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Sediments and Phytoplankton by Coast of Argentine Patagonia

40.1S 58.6W

June 24th, 2013 Category: Phytoplankton MODISAqua

Argentina – June 22nd, 2013

Phytoplankton and sediments float in the waters of the Atlantic, parallel to the coast of Argentina. Sediments are particularly dense along the coast by Bahía Blanca (upper right quadrant), while two other mixed plumes can be viewed trailing off the Valdes Peninsula (center) and the southern end of the San Jorge Gulf.

Sediments and Phytoplankton by Argentine Patagonia

45S 65.1W

June 9th, 2013 Category: Phytoplankton, Sediments MODISTerra

Argentina – June 8th, 2013

Sediments and phytoplankton can be seen off the coast of Argentine Patagonia. The greenish plume of color streaming northeastward off Peninsula Valdes (center) is likely caused by sediments, while the band of green containing swirled patterns that is parallel, but not connected to, the coast of the San Jorge Gulf (below), is likely due to phytoplankton.

Climate Change in Patagonia, Argentina

43.6S 69.2W

March 22nd, 2013 Category: Climate Change

Argentina – March 21st, 2013

Most focus on climate change in Argentina has been in the north, where impacts are more noticeable. However, new studies also show how changes in the south, particularly in the Patagonian province of Chubut, are also likely to be significant.

Increasing temperature and decreasing rainfall in northwest Chubut are shifting the patterns of agricultural viability. Predominant patterns of cattle and sheep farming are likely to face increasing shortages of dry season grazing. Natural forests and existing and planned plantations are also likely to face increasing aridity—exacerbating the risk of dieback, forest fires and pest and disease outbreaks.

Water shortage is likely to become an increasingly pressing concern—especially with the heavy reliance on hydropower, major development plans for irrigated agriculture and forestry, heavy technological demands from the petrochemical industry for water pressure to drive oil extraction, and the importance of aquatic environments for regional tourism (click here for more information).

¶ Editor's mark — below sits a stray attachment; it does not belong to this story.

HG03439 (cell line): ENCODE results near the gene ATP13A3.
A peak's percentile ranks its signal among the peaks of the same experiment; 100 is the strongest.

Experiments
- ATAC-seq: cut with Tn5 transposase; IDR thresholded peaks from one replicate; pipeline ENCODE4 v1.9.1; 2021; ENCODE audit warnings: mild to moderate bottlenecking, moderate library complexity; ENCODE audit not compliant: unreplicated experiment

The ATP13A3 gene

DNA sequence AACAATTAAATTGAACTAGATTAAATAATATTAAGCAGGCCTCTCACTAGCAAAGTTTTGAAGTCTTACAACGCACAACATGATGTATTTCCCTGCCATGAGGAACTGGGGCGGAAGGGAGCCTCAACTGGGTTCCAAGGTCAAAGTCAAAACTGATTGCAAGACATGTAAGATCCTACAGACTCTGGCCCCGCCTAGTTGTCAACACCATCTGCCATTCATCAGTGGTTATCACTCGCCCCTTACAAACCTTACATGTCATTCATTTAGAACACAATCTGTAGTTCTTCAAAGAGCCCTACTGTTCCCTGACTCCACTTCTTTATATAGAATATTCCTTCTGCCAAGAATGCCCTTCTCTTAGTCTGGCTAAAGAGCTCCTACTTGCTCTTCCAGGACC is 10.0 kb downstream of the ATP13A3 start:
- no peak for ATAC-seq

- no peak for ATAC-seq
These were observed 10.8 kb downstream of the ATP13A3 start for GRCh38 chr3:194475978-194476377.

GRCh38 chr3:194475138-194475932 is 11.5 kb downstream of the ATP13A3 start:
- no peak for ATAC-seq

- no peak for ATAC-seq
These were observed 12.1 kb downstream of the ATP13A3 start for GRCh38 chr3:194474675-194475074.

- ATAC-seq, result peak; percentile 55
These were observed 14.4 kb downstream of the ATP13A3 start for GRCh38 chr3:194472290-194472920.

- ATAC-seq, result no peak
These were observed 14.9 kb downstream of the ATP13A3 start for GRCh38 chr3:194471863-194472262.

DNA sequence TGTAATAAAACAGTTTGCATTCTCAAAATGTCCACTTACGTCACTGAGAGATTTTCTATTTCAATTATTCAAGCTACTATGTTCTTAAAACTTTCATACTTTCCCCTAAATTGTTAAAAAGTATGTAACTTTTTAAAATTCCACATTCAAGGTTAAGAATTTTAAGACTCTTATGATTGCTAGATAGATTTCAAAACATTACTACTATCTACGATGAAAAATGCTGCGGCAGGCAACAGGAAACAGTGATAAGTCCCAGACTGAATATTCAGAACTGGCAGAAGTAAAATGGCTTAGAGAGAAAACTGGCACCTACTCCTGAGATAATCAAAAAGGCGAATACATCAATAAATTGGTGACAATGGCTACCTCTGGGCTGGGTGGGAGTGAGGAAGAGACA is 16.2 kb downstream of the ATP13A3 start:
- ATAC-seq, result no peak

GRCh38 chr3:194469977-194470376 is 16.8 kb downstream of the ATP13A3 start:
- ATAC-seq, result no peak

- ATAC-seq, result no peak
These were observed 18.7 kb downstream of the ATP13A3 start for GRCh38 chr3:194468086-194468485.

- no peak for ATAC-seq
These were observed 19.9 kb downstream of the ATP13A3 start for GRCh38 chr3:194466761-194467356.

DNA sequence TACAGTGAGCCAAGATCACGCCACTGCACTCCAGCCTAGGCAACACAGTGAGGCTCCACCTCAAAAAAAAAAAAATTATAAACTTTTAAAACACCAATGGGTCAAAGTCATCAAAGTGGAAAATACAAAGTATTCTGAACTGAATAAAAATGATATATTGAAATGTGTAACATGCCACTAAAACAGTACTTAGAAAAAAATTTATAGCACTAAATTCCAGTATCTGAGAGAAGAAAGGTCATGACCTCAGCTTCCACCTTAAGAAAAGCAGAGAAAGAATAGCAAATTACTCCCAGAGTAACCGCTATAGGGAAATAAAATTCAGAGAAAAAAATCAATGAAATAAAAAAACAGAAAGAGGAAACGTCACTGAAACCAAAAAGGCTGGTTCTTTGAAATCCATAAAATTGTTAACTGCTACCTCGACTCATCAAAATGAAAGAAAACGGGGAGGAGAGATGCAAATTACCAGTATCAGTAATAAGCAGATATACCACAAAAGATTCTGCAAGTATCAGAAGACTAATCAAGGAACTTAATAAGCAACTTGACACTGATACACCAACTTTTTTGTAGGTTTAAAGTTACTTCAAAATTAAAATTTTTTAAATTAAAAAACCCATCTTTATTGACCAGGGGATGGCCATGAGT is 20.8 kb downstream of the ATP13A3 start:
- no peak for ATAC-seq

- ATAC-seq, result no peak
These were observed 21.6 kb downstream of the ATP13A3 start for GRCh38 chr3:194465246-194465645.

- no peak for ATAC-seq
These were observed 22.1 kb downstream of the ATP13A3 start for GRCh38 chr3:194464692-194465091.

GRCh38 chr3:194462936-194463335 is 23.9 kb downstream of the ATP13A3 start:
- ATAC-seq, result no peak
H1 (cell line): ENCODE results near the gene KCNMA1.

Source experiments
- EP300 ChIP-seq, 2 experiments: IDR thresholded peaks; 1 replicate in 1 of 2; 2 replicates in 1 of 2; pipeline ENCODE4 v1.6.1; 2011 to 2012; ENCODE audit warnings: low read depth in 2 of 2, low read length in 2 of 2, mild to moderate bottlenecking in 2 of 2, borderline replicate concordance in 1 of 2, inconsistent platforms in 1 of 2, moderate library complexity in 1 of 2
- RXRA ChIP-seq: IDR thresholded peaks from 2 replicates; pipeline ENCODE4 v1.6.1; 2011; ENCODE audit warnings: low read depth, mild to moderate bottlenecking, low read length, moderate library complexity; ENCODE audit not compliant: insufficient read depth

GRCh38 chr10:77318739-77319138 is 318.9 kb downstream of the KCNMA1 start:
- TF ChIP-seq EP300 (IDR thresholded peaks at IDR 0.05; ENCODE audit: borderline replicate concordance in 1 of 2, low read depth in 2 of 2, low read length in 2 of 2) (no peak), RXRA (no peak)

Lakes in Argentine and Chilean Patagonia

49.5S 72.6W

November 18th, 2012 Category: Lakes, Mountains

Chile and Argentina – November 16th, 2012

Several lakes can be seen by the Andes Mountains and Chile-Argentina border in this image of Patagonia. The northernmost is known as Lake General Carrera (Chilean side) or Lake Buenos Aires (Argentine side). It has a surface of 1,850 km² of which 970 km² are in Chile and 880 km² in Argentina, making it the biggest lake in Chile, and the fourth largest in Argentina. The lake is of glacial origin and drains to the Pacific Ocean on the west through the Baker River.

Visible to its south, also dark blue in color, is known as Cochrane Lake in Chile and Pueyrredón Lake in Argentina. The Argentine portion of the lake has a surface of 150 km2, while the portion in Chile covers 175 km2. It is a glacier fed lake.

Continuing southward, three light blue lakes can be seen: Lake O’Higgins/San Martín (the former name is used in Chile, the latter in Argentina), Viedma Lake and Argentino Lake. All three are glacial lakes, and their milky color is due to rock flour suspended in their waters.

Green and Blue Phytoplankton Off Coast of Argentine Patagonia – November 15th, 2012

41.5S 64.6W

November 15th, 2012 Category: Image of the day, Phytoplankton

Argentina – November 14th, 2012

Phytoplankton continues to create blue and green patterns in the waters of the Atlantic Ocean off the coast of Argentine Patagonia (click here for previous images). Some bright blue phytoplankton can also be seen in the San Matías Gulf, north of the Valdes Peninsula.